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The main gameplay of the global hit Puzzle & Dragons (pictured above) involves the simple matching of 3 colors, which appeals to the casual gamer, but what retains users is the ability to collect monsters and developing them into more powerful creatures. The real fun for the more serious, experienced gamers is garnered from defeating enemies and making your legion more formidable. It mixes the social card game element with the action genre, which has been a winning formula for publisher GungHo.

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Similarly, Quiz RPG: The World of Mystic Wiz by COLOPL (above), the second highest grossing mobile game in Japan as of February 2014, is based around solving trivia questions, but the game’s core entertainment comes from the leveling up of characters.

2. Heed the importance of localization

If you want to get Japanese users onboard, localization is essential. Japan’s English proficiency is one of the lowest of all Asian countries, so Japanese language localization really is essential.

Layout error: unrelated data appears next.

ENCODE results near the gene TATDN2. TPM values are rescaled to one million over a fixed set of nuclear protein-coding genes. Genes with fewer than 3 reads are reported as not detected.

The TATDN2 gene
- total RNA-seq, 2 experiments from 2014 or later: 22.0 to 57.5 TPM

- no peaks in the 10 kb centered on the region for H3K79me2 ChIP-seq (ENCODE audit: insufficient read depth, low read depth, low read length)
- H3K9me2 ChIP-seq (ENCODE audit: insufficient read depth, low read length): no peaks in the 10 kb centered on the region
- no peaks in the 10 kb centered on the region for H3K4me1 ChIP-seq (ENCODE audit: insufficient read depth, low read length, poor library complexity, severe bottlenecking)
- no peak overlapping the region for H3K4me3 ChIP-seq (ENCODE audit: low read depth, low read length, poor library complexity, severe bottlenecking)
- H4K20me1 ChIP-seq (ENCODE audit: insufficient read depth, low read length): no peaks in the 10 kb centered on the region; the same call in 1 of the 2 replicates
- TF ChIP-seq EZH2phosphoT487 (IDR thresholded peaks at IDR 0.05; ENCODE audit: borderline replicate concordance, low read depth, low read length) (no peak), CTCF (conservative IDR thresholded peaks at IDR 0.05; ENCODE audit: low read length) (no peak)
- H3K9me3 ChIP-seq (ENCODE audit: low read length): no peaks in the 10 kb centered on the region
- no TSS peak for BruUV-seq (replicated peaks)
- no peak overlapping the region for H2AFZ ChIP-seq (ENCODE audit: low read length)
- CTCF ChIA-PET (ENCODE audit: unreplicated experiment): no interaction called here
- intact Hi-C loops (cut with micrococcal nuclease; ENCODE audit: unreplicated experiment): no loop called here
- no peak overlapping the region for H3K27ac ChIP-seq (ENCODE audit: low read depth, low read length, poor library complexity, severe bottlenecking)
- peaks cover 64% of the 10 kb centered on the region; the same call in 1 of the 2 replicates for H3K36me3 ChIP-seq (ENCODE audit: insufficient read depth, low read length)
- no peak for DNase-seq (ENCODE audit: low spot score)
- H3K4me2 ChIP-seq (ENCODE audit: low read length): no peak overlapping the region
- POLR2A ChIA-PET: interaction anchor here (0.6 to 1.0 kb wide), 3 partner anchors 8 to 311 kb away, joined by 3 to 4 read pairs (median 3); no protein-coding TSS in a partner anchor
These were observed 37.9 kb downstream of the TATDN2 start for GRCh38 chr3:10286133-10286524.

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For example, Infinity Blade 3 (above) and Plague Inc. (below) are two gaming apps that originated in the West and eventually came to top the charts in Japan - but only after finding localization experts to help translate and customize their app for the Japanese market.

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A good example of other, non-linguistic localization efforts is Supercell and GungHo’s collaborative effort, pictured below. The barbarian soldier from Clash of Clans appeared as a character in Puzzle & Dragons in order to market Clash of Clans to the Japanese gaming masses.

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3. Get your graphics right